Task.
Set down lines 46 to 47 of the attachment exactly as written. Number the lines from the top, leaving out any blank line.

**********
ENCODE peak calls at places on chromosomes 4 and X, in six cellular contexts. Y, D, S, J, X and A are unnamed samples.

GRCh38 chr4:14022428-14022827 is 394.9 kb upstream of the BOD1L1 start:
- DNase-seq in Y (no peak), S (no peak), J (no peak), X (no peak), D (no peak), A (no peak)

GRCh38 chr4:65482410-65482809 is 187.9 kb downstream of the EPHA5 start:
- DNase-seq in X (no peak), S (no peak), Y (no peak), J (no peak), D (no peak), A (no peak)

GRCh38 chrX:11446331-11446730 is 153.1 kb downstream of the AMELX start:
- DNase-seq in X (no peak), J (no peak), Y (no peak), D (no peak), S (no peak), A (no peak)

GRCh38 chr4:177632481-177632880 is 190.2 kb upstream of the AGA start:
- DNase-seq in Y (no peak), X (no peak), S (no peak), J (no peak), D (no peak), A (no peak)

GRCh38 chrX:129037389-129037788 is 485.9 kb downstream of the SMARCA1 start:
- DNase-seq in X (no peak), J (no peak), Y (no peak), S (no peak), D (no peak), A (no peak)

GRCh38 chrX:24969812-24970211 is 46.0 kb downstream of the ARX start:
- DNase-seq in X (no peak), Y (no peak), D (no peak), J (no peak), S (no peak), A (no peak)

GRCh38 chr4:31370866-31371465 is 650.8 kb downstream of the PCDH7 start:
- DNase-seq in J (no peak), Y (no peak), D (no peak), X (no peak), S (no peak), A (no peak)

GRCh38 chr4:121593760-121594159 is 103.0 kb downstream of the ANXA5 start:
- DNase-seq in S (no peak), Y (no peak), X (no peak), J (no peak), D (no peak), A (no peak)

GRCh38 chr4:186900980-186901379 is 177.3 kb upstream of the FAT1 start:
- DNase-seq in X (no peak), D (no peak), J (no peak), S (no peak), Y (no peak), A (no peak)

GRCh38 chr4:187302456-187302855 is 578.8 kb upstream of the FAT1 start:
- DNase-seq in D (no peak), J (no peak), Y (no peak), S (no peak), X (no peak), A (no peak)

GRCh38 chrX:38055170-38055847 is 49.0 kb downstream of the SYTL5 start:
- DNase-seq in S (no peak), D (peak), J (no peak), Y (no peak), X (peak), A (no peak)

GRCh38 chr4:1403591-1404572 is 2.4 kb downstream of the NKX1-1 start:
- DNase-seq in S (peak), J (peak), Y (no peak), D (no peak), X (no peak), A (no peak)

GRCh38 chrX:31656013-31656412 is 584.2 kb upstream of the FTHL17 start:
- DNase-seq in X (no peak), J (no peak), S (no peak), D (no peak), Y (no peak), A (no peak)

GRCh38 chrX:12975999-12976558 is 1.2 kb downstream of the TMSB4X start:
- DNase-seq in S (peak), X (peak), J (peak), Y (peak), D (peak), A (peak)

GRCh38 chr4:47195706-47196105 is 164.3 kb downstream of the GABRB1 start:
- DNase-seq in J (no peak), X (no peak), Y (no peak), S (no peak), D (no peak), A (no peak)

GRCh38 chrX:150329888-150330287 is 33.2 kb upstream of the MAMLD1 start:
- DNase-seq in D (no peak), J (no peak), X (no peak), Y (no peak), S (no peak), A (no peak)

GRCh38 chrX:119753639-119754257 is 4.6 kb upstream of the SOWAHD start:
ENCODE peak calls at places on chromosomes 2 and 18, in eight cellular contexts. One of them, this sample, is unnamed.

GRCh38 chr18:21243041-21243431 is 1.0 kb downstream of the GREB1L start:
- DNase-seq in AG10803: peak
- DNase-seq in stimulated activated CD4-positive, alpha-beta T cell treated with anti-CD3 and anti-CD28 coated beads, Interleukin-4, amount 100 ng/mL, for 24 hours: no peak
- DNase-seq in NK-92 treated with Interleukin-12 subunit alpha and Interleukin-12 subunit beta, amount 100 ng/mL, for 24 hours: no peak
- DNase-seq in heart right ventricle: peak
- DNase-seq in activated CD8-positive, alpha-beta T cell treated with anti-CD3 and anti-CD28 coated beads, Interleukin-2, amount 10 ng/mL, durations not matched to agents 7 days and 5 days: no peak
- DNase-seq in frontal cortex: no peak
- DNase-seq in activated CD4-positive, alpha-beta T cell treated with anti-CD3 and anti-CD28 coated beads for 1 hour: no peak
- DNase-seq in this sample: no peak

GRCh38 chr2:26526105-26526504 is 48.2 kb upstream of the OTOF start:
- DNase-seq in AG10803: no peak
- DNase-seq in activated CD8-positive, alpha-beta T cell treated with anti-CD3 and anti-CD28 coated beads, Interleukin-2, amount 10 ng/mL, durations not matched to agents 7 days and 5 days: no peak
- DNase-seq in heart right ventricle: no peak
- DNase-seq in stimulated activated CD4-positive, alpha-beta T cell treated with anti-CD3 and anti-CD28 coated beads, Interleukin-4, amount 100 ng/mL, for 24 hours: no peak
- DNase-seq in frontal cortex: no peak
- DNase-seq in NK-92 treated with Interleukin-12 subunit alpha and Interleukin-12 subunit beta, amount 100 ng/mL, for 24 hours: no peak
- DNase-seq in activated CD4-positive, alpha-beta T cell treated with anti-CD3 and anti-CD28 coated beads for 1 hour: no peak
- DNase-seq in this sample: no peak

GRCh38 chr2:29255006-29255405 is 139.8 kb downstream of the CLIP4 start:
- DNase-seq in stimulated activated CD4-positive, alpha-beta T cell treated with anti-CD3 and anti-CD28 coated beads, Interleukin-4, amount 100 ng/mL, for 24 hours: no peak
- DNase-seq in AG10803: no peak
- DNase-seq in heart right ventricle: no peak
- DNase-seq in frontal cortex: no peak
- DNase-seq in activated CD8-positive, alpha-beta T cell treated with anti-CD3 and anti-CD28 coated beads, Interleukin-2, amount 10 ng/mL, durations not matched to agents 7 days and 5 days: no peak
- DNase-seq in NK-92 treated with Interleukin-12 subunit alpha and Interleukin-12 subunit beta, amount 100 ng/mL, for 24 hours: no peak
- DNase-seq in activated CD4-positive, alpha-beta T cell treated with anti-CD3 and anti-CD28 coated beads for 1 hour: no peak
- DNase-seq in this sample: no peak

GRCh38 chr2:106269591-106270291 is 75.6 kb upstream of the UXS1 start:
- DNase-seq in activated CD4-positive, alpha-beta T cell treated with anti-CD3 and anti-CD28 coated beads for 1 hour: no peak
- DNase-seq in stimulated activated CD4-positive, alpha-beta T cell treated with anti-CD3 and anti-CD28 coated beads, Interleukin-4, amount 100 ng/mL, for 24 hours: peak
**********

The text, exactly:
- DNase-seq in AG10803: no peak
- DNase-seq in activated CD8-positive, alpha-beta T cell treated with anti-CD3 and anti-CD28 coated beads, Interleukin-2, amount 10 ng/mL, durations not matched to agents 7 days and 5 days: no peak